Damien Cox: Rejuvenated Hockeytown has everything but a winner — your move, Mr. Yzerman

DETROIT—In Chevrolet Plaza outside Little Caesars Arena, a place where thousands of Detroit Red Wings fans could theoretically gather to watch their favourite team outdoors on a giant screen, it’s all but silent on game night. Two small children do cartwheels. Otherwise, it’s empty, waiting for excitement to return.

The rink itself is gorgeous, the prettiest in the NHL, one part of a remarkable renaissance in downtown Detroit. They call it The District, and on this Friday night Woodward Avenue is bustling with traffic and activity. Comedian Joe Rogan is delivering his brand of humour a couple of blocks away at the historic Fox Theatre. Country star Luke Bryan is drawing a sellout crowd over at Ford Field, home of the NFL Lions, and the Red Wings have a home game.

Restaurants and bars are filled with patrons, while others wait 30 minutes for a seat. An Ann Arbor-based Cuban joint opened a new outlet this month. The sounds of a live rock band reverberate throughout The District, and thousands of people walk the streets with a freedom and sense of safety that simply was not possible or appealing 25 years ago.

If you saw what downtown Detroit looked like in 1995, you can’t help but be astonished at the transformation.

For the Wings, when the city was down in the dumps and the population was shrinking at an alarming rate, they were riding high with the NHL’s flashiest team. Now that a sense of self-respect, growth and even prosperity has come back to Motown, it’s the hockey club that struggles to win games.

Talk about a reversal of fortunes.

For those of us who watched the Wings set a standard for the rest of the league for 25 years, it just seems so strange now. The team is weak. If there was a belief in some corners that the mere return of the sainted Steve Yzerman to the organization would immediately return the club to its winning ways, the early results this season have quickly disabused everyone of that notion.

Yzerman preached patience when he supplanted Ken Holland last summer, and there will have to be a great deal of it in the next few years. Some nights will be tough, as may well be the case this Tuesday when Holland returns in command of the vastly improved Edmonton Oilers.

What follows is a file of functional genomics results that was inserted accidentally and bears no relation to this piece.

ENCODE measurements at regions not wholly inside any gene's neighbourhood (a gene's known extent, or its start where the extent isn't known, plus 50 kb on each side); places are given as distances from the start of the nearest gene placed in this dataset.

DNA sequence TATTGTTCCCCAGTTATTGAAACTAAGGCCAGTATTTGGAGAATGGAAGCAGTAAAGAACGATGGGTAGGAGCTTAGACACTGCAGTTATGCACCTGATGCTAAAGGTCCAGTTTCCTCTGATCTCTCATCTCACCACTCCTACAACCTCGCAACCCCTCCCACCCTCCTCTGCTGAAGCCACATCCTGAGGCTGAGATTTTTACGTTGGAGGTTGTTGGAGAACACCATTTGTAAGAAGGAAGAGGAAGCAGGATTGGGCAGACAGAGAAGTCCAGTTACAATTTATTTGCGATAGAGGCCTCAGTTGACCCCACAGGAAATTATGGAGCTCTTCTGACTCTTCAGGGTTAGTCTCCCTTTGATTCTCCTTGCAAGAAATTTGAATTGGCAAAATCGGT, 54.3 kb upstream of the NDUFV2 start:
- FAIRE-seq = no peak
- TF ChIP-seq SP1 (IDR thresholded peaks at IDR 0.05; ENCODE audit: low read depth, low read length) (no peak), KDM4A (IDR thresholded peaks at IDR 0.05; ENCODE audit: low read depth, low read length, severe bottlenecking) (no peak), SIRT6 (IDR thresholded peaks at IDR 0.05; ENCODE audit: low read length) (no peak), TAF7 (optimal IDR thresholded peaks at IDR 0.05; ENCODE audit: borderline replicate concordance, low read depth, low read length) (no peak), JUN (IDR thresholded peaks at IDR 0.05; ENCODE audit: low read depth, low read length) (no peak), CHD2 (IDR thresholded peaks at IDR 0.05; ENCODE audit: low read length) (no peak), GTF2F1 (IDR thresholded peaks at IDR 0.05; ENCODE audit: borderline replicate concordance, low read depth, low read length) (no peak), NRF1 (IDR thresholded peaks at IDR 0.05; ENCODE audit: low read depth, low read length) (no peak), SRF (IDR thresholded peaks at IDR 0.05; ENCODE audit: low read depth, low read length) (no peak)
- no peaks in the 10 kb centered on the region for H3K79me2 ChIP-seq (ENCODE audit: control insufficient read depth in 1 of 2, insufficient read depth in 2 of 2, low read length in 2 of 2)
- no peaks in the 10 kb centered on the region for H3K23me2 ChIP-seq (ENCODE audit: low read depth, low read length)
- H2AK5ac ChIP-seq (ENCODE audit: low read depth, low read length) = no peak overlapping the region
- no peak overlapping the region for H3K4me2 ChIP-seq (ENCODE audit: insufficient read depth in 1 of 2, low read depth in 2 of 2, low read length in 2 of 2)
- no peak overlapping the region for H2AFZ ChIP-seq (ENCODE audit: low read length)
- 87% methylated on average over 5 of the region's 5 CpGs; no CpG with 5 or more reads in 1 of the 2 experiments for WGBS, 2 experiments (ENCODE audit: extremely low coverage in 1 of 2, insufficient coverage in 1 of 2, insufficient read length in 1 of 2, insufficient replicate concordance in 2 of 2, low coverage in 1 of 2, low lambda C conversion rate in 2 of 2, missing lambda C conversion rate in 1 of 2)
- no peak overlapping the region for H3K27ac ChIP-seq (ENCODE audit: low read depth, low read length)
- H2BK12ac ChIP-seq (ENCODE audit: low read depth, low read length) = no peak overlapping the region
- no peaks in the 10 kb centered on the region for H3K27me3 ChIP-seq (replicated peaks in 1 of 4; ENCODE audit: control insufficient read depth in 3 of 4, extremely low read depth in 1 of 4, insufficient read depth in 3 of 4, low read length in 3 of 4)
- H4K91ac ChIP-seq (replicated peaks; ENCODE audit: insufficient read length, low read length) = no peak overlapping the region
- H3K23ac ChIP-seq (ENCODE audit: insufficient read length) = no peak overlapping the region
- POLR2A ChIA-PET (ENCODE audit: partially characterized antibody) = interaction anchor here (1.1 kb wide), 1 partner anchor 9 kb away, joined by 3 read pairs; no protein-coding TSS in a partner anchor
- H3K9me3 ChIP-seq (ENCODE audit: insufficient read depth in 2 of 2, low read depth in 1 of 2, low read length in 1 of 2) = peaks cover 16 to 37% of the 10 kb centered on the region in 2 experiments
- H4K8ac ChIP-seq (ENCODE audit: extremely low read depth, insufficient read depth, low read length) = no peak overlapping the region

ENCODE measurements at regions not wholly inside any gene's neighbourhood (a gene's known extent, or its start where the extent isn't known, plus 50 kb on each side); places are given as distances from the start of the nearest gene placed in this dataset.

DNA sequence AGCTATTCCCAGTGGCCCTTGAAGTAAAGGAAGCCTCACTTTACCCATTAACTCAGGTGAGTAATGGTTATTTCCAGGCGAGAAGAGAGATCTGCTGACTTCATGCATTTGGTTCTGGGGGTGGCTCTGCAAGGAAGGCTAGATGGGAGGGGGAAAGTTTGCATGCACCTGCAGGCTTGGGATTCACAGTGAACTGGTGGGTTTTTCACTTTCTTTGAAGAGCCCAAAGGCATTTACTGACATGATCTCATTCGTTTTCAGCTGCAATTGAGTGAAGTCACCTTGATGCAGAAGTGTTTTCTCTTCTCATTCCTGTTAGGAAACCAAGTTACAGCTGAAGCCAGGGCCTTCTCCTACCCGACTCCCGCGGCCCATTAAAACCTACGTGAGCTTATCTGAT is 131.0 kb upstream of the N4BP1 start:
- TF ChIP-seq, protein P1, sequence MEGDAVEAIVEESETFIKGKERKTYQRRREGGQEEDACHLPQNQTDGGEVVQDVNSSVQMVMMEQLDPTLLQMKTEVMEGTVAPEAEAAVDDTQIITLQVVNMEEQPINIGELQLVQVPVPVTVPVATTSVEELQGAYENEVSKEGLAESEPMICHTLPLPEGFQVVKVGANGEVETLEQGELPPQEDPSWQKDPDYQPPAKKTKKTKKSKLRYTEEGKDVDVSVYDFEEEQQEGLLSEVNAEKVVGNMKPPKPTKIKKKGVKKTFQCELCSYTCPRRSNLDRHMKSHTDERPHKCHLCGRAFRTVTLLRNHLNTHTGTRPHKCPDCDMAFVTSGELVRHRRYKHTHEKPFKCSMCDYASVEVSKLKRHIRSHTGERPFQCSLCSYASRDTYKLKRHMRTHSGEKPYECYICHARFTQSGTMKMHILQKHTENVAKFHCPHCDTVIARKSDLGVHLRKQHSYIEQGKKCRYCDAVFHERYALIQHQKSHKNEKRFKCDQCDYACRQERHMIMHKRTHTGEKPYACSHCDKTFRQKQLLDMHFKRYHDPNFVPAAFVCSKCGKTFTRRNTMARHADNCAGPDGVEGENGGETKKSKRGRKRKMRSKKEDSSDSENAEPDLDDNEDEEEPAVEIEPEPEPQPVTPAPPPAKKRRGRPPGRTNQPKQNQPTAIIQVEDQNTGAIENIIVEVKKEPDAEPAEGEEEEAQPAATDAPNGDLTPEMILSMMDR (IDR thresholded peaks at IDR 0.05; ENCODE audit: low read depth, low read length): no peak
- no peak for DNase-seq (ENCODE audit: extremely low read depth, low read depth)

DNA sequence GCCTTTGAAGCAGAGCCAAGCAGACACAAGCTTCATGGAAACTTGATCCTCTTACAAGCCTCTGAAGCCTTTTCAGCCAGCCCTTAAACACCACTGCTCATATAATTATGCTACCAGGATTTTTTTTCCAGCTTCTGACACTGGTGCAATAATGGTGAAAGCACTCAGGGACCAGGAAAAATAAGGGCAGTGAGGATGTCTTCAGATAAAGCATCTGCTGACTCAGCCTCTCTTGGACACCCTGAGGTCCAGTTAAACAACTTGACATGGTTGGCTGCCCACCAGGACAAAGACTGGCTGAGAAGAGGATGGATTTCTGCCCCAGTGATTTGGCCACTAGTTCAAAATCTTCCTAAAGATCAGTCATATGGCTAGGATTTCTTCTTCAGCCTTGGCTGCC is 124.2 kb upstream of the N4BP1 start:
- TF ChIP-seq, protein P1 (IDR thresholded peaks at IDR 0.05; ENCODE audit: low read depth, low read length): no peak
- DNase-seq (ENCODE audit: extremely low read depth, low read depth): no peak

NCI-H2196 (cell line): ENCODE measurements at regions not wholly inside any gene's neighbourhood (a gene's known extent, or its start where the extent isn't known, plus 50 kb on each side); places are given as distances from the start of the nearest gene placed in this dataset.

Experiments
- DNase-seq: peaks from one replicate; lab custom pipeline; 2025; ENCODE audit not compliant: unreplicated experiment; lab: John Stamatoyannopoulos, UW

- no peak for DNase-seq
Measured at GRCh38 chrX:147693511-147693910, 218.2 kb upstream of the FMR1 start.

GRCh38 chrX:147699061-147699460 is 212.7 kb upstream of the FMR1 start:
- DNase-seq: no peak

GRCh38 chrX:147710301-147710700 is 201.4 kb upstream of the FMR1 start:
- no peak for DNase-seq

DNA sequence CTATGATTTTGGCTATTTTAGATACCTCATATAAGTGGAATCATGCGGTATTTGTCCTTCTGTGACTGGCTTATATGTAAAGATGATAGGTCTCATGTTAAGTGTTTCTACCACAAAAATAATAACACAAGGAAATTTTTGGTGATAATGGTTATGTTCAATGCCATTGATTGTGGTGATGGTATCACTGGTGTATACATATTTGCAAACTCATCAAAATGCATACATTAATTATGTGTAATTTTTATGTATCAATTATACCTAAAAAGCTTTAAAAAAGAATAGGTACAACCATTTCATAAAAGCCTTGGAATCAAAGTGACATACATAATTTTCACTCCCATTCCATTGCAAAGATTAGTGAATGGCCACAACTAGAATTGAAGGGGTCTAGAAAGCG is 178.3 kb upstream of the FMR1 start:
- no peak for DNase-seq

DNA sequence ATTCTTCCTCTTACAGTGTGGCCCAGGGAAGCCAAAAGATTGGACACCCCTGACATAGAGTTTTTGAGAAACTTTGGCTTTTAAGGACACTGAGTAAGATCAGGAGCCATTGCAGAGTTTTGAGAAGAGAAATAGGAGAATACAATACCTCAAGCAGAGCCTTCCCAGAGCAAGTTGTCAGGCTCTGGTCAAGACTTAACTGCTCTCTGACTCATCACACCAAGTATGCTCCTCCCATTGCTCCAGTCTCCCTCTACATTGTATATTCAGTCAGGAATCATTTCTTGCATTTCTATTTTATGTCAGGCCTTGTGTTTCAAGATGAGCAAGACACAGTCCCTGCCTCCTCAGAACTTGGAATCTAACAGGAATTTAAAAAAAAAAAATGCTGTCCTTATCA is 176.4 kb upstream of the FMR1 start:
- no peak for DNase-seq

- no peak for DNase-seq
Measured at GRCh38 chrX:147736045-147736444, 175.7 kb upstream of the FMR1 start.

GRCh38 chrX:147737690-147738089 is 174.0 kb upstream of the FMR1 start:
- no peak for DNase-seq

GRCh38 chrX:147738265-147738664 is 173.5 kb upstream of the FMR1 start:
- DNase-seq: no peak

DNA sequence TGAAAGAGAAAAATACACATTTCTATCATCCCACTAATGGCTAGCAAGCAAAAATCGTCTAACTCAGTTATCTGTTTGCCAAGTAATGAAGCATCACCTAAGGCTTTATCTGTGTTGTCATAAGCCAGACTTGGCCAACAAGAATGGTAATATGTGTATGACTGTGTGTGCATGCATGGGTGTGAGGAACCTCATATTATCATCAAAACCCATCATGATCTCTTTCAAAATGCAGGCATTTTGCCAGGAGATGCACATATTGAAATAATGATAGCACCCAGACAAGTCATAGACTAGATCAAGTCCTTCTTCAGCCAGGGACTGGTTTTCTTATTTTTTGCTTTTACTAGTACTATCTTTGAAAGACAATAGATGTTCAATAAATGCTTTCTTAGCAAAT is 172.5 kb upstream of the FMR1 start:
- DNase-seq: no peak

This past Friday night, the Wings meekly succumbed to another young team on the way up, the Buffalo Sabres. The Wings, 2-0 losers in their seventh consecutive defeat, seemed lifeless and unimaginative, a team without stars or even, at least this night, exciting prospects. So far this season, Detroit has scored 23 goals in 11 games, the second-worst offence in the NHL.

Optimistic Wings fans might have looked at Buffalo and seen their team in the not-so-distant future. But they’d have to acknowledge the Sabres have Jack Eichel and Rasmus Dahlin, and at the moment the Wings don’t have a young player comparable to either.

That type of athlete might arrive next summer in the NHL draft. There’s a good crop of elite prospects. The Wings need their Eichel, their Connor McDavid, their Auston Matthews.

For now, the contrast with their past couldn’t be more vivid. For a generation, the Wings delivered wins in architecturally uninspiring Joe Louis Arena, perched on the edge of the Detroit River. The Wings made the building memorable by filling it with history and the roars of victory. It was distant enough from the decaying downtown for hockey fans to feel somewhat removed from the more negative images of Motor City.

In those days, the Wings were all about delivering substance without pretty packaging. They were an oasis beside a sinister and seemingly hopeless urban desert where abandoned houses were simply bulldozed.

Today, it’s all about the packaging for the Red Wings. It has to be. They no longer have substance to sell. Attendance is holding its own for now in the third season at Little Caesars, but against Buffalo — for most of the night — the lower bowl resembled what you see during Maple Leafs games right after intermission. Lots of empty seats.

The Wings have no cap problems because they have no expensive stars. That translates into some optimism as the team may have more than $40 million U.S. to spend next summer. They’ll just need something to spend it on, which is where Yzerman comes in.

In Tampa, he walked into a situation where Steven Stamkos and Victor Hedman had already been drafted. In Detroit, there are two sixth overall picks, forward Filip Zadina and big German defenceman Moritz Seider, learning in Grand Rapids. Evgeny Svechnikov and Michael Rasmussen still have lots of upside.

The skills Yzerman showed in Tampa while building an organization — acquiring useful players and drafting stars outside the first round — are what will turn this organization around. He hasn’t said a great deal since being hired. That’s smart. There’s not much to say at this point, and so much work to do.

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The NHL will be the better for it when Hockeytown rises again. That’s going to take three to five years at least, and by the time Detroit is back in the Stanley Cup playoffs and Little Caesars Arena hosts its first post-season contest, The District will be among the best NHL places to be in the spring. Trust me.

The Wings just have to get there. For now, they have to be about packaging, waiting for the substance to return.

Damien Cox

Damien Cox is a former Star sports reporter who is a current freelance contributing columnist based in Toronto. Follow him on Twitter: @DamoSpin

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